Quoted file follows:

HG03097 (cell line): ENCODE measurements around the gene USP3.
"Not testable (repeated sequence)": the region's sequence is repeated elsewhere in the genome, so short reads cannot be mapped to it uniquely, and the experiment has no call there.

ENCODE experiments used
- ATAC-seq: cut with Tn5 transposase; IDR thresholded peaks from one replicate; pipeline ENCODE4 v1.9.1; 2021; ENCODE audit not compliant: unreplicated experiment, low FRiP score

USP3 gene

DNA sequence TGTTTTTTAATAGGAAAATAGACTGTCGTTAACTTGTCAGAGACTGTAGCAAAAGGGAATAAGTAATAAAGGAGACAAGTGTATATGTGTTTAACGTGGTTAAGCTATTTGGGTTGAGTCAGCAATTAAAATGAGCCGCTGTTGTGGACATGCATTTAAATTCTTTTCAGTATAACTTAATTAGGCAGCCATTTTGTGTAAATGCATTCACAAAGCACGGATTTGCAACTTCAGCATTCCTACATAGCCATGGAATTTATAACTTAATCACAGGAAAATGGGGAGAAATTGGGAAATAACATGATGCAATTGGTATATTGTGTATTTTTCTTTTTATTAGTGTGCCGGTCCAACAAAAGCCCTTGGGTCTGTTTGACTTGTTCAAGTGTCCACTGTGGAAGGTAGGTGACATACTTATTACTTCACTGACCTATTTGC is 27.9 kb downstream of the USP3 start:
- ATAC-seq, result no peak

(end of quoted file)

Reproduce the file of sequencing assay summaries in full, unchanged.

HG03097 (cell line): ENCODE measurements around the gene USP3.
"Not testable (repeated sequence)": the region's sequence is repeated elsewhere in the genome, so short reads cannot be mapped to it uniquely, and the experiment has no call there.

ENCODE experiments used
- ATAC-seq: cut with Tn5 transposase; IDR thresholded peaks from one replicate; pipeline ENCODE4 v1.9.1; 2021; ENCODE audit not compliant: unreplicated experiment, low FRiP score

USP3 gene

DNA sequence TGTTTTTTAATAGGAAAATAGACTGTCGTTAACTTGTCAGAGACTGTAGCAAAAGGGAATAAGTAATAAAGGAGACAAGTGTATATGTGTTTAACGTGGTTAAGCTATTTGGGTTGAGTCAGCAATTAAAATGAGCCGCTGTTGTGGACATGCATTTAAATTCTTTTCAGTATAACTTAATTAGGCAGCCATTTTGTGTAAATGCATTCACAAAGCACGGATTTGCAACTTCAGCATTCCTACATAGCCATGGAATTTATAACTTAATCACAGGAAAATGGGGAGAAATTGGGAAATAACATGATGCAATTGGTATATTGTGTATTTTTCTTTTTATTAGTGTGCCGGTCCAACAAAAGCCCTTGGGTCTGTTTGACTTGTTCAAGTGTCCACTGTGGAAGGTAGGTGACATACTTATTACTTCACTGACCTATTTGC is 27.9 kb downstream of the USP3 start:
- ATAC-seq, result no peak